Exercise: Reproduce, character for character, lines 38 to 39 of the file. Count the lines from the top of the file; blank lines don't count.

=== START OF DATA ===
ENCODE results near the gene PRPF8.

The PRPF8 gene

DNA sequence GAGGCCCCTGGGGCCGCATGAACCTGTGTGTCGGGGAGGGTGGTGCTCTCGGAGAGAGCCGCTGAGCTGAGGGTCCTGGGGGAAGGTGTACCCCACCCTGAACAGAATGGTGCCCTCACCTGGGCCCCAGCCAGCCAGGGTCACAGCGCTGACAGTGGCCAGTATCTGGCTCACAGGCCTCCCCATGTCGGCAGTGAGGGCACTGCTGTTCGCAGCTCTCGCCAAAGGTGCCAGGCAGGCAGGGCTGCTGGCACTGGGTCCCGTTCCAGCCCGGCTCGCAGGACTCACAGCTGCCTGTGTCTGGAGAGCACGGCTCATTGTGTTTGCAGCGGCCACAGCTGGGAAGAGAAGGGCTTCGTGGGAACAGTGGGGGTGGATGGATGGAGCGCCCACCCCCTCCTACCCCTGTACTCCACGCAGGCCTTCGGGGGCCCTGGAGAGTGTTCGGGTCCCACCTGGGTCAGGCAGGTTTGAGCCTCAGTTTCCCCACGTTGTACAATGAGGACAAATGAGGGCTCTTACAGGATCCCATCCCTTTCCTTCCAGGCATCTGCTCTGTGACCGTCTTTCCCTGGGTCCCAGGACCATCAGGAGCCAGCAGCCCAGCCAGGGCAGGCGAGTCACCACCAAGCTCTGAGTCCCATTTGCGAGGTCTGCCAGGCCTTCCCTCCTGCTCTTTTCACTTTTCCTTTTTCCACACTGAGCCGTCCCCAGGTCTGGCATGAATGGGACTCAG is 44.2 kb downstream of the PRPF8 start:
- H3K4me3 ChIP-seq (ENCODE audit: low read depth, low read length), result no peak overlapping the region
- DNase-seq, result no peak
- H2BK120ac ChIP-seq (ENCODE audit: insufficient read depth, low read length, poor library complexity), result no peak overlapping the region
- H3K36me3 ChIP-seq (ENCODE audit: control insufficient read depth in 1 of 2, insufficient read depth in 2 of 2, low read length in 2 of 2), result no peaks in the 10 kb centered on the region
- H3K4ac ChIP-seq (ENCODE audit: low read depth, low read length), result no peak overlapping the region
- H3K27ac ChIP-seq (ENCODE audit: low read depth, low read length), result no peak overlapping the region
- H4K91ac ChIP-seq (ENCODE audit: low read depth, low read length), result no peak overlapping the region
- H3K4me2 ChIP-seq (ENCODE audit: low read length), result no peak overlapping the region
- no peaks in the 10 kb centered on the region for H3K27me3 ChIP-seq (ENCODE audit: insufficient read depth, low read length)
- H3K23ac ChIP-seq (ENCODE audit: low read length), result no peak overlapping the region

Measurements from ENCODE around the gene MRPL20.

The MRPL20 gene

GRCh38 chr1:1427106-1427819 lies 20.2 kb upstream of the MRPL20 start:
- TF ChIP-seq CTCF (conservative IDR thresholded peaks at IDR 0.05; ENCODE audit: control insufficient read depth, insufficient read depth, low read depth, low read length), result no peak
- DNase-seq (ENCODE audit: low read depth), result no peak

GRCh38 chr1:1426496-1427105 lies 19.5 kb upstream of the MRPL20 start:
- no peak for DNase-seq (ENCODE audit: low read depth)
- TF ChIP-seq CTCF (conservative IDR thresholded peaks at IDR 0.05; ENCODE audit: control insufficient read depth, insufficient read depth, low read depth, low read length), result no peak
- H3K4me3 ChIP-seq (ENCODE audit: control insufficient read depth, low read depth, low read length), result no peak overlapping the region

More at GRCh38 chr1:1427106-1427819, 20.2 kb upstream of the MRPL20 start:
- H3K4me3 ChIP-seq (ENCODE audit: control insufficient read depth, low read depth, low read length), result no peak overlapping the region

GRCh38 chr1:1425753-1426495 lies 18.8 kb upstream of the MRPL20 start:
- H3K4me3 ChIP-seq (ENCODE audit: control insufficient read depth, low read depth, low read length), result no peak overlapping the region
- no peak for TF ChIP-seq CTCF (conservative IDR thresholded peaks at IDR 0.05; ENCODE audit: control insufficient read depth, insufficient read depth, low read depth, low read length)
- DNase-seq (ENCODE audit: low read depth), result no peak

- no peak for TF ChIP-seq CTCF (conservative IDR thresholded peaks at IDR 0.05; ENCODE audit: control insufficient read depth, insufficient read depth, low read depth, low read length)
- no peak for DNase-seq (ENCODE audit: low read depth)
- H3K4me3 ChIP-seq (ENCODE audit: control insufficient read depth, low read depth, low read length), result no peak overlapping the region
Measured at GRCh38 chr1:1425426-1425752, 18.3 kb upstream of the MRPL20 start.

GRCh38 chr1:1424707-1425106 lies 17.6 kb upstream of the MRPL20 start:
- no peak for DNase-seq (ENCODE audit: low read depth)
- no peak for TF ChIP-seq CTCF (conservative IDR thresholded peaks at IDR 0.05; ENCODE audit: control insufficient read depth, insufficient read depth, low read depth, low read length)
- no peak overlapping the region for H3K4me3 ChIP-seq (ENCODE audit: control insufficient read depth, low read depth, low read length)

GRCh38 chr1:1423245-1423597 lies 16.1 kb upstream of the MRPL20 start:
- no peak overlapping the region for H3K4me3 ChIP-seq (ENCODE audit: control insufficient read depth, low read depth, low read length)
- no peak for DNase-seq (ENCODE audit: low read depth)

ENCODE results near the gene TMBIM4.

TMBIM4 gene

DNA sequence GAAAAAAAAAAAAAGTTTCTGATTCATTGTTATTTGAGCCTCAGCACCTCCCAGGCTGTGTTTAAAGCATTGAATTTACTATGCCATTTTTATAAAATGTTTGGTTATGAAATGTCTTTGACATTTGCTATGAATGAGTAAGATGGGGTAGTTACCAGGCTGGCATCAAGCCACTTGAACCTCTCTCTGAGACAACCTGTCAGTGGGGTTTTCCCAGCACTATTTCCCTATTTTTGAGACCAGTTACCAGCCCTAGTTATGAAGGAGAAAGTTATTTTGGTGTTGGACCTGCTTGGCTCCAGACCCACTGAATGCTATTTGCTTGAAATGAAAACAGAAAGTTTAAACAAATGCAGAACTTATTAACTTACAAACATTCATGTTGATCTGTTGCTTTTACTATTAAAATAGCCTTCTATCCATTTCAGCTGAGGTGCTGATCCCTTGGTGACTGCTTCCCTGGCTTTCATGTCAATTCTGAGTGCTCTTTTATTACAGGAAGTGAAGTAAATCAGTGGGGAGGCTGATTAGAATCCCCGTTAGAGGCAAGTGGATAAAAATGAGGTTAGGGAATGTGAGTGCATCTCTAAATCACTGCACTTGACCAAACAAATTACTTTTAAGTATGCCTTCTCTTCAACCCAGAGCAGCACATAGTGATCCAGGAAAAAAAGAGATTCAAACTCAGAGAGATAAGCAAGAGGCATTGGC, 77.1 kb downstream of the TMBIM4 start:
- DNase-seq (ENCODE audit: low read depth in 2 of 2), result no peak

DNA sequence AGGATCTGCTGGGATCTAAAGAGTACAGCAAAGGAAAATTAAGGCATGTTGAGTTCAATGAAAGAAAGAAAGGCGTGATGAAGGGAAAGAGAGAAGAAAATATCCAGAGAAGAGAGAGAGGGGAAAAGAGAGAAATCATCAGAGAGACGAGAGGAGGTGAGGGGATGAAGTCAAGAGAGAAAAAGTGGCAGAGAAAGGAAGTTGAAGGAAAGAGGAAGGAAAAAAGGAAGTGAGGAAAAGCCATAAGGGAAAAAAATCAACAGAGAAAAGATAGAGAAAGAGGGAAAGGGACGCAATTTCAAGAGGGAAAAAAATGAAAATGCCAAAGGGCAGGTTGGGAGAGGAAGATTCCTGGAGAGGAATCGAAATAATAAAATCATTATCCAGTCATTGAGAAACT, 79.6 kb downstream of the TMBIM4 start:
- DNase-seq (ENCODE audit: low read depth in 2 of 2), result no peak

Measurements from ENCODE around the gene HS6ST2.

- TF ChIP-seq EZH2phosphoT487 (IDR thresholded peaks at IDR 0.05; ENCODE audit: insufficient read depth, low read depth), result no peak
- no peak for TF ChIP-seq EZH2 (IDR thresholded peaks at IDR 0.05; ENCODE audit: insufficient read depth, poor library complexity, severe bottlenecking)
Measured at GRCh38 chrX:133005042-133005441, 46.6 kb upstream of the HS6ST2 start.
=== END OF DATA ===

- no peak overlapping the region for H3K4me3 ChIP-seq (ENCODE audit: control insufficient read depth, low read depth, low read length)
- no peak for DNase-seq (ENCODE audit: low read depth)